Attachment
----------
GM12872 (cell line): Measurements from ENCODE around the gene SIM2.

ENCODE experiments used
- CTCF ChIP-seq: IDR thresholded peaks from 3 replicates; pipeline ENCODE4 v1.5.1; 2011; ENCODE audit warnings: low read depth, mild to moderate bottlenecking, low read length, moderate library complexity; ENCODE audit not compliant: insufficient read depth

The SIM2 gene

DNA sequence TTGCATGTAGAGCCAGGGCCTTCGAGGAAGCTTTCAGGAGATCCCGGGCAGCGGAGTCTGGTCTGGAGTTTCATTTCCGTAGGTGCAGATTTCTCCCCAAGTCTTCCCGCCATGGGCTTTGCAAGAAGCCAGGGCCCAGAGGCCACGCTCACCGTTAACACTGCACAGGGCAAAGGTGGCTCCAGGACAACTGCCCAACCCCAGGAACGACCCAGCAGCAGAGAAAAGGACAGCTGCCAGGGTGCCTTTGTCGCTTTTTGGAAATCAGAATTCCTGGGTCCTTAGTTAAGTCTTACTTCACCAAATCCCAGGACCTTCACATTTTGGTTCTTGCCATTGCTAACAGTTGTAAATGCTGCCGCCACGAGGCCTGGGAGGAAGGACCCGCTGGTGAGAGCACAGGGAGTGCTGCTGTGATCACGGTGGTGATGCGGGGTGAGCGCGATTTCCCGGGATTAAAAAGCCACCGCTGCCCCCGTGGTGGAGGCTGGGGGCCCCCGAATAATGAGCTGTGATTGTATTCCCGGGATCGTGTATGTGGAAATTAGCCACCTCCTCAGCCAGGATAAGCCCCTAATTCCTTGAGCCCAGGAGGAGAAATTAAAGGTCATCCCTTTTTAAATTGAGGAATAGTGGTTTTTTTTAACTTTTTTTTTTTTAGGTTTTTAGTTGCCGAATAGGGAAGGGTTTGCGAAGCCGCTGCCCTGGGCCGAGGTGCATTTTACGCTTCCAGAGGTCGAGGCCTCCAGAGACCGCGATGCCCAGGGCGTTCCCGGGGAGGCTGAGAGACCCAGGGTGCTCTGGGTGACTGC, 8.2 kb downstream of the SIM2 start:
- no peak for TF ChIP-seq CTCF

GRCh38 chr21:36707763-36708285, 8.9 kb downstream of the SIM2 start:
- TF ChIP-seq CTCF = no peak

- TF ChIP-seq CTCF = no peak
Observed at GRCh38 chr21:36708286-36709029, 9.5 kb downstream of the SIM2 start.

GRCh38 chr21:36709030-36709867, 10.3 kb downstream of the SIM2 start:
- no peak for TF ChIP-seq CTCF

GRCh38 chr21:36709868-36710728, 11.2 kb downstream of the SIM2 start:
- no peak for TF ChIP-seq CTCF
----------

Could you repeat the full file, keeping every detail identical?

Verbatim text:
GM12872 (cell line): Measurements from ENCODE around the gene SIM2.

ENCODE experiments used
- CTCF ChIP-seq: IDR thresholded peaks from 3 replicates; pipeline ENCODE4 v1.5.1; 2011; ENCODE audit warnings: low read depth, mild to moderate bottlenecking, low read length, moderate library complexity; ENCODE audit not compliant: insufficient read depth

The SIM2 gene

DNA sequence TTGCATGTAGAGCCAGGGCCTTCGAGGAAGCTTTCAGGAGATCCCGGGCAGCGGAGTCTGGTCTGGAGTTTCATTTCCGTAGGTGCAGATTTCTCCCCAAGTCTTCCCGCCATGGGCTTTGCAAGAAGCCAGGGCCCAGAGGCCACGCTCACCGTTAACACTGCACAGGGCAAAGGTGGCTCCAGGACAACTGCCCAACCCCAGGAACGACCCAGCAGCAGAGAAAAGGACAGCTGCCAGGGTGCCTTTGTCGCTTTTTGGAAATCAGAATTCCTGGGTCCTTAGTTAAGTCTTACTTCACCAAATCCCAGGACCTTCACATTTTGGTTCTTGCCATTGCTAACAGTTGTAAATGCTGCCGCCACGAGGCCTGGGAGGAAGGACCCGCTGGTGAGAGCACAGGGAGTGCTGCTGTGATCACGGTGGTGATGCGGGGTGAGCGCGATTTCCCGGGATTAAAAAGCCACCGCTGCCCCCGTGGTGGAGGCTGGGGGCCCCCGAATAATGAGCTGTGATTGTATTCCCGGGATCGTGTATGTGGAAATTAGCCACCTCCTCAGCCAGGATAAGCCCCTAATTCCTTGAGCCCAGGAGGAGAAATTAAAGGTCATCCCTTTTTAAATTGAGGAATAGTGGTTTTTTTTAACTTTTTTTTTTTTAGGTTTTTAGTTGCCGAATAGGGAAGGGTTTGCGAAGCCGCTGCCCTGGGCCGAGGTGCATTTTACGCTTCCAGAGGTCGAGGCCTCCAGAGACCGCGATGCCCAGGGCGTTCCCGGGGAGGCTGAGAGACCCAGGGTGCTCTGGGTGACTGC, 8.2 kb downstream of the SIM2 start:
- no peak for TF ChIP-seq CTCF

GRCh38 chr21:36707763-36708285, 8.9 kb downstream of the SIM2 start:
- TF ChIP-seq CTCF = no peak

- TF ChIP-seq CTCF = no peak
Observed at GRCh38 chr21:36708286-36709029, 9.5 kb downstream of the SIM2 start.

GRCh38 chr21:36709030-36709867, 10.3 kb downstream of the SIM2 start:
- no peak for TF ChIP-seq CTCF

GRCh38 chr21:36709868-36710728, 11.2 kb downstream of the SIM2 start:
- no peak for TF ChIP-seq CTCF